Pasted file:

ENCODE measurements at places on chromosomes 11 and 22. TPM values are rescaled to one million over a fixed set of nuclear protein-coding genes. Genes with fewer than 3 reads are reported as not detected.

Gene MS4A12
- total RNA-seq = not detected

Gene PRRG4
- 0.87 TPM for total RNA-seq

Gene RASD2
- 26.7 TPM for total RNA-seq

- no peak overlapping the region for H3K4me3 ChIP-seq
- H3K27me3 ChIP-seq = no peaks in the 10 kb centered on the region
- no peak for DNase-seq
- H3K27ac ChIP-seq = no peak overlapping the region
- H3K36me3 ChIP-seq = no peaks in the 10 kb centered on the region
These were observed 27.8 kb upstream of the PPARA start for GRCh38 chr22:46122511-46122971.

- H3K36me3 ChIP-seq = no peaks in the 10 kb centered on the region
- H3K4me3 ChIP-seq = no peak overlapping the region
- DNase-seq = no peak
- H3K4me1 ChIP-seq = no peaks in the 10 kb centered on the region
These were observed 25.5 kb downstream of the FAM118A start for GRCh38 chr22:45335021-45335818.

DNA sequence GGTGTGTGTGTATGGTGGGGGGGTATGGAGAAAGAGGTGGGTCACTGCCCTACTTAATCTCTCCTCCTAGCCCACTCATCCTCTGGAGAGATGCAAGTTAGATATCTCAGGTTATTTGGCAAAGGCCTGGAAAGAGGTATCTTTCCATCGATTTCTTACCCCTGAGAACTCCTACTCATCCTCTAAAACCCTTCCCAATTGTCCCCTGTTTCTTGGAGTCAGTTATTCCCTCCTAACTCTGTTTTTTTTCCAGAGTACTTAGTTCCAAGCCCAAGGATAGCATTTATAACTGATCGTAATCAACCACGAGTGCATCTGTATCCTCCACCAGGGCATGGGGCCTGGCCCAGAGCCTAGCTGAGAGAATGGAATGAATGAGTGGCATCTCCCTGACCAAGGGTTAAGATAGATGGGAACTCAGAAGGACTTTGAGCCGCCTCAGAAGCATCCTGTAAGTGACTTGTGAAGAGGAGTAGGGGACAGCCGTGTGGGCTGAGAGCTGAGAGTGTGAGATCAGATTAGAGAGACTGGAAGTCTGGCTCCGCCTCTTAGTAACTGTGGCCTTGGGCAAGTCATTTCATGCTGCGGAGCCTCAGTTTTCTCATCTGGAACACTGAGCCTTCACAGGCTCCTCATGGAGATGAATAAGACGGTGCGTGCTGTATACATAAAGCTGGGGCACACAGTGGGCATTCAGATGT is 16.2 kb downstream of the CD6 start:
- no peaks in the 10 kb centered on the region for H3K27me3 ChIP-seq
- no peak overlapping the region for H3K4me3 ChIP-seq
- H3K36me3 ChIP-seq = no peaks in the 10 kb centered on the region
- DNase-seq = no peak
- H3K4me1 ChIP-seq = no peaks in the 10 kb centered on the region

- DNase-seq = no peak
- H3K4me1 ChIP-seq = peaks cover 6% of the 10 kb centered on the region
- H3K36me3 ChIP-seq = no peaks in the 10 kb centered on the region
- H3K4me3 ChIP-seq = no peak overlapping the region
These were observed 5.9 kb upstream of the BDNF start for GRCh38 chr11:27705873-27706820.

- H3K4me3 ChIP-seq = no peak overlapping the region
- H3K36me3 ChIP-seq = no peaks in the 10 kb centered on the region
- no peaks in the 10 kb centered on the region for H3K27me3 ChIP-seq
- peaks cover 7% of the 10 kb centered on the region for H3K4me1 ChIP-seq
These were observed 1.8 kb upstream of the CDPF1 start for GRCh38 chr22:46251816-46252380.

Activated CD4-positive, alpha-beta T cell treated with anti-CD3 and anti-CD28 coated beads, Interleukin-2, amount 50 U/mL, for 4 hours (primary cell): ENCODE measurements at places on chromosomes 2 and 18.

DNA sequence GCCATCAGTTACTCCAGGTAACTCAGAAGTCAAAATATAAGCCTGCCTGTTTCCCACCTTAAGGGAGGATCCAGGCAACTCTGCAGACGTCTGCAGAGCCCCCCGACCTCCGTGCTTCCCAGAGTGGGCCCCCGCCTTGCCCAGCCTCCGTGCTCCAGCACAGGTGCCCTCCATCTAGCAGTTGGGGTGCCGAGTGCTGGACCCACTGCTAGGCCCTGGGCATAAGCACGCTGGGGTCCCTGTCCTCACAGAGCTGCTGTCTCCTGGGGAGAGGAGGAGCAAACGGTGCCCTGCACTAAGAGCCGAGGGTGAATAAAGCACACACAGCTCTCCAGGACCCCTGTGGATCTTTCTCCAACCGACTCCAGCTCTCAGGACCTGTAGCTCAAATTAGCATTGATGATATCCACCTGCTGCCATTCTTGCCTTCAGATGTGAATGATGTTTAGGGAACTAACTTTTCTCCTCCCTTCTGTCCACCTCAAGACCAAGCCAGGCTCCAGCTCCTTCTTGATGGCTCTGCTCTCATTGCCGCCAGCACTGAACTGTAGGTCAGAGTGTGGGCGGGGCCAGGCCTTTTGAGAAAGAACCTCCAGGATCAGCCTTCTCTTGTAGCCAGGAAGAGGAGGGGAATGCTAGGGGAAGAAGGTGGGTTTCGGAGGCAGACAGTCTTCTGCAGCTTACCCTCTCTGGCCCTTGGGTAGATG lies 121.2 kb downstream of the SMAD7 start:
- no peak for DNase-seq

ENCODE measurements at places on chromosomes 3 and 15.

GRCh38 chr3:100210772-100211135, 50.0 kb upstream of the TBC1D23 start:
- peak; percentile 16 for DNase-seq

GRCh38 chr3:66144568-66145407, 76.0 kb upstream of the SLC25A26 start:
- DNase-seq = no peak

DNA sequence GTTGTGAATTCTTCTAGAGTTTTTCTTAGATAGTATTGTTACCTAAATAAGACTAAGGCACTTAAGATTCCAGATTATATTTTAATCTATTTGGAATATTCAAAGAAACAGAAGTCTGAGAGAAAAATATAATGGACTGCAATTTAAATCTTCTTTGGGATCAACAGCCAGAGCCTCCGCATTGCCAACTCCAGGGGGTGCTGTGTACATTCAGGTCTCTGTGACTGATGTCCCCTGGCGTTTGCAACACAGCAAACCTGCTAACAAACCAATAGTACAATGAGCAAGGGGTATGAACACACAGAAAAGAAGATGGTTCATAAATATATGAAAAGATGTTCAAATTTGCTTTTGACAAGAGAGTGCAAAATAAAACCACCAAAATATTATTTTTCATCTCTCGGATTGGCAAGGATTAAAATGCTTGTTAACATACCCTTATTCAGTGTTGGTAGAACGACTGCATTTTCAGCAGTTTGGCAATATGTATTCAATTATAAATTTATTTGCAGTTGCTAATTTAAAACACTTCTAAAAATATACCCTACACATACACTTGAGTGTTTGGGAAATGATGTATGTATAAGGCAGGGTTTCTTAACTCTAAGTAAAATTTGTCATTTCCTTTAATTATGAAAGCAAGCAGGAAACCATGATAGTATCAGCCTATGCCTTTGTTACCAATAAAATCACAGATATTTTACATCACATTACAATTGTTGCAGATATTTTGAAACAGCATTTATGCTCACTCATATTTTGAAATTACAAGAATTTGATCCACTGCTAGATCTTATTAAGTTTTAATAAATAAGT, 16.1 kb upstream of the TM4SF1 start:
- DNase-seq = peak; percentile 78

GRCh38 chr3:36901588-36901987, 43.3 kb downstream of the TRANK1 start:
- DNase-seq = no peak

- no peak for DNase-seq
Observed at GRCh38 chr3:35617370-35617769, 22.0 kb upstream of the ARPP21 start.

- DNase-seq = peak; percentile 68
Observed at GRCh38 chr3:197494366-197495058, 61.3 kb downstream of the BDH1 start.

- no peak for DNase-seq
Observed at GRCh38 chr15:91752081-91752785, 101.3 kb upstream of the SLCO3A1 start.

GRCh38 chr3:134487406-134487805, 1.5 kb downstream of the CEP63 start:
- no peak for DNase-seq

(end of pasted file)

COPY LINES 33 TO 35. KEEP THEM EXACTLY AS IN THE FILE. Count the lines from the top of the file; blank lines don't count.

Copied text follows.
- peaks cover 7% of the 10 kb centered on the region for H3K4me1 ChIP-seq
These were observed 1.8 kb upstream of the CDPF1 start for GRCh38 chr22:46251816-46252380.

Activated CD4-positive, alpha-beta T cell treated with anti-CD3 and anti-CD28 coated beads, Interleukin-2, amount 50 U/mL, for 4 hours (primary cell): ENCODE measurements at places on chromosomes 2 and 18.